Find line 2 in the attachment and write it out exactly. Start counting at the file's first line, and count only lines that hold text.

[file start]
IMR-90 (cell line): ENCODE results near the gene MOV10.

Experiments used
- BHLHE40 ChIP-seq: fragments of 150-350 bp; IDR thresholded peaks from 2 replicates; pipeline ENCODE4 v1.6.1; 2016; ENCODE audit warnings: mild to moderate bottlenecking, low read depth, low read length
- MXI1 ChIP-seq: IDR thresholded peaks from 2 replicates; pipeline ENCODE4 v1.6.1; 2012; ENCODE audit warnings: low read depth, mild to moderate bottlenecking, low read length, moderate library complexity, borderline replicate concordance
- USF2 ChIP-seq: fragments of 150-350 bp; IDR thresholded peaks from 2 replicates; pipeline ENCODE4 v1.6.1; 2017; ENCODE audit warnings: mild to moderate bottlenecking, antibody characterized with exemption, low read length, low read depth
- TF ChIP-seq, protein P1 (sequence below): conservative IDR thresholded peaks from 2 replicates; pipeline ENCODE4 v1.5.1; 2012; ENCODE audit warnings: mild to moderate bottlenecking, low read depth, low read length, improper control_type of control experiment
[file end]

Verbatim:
Experiments used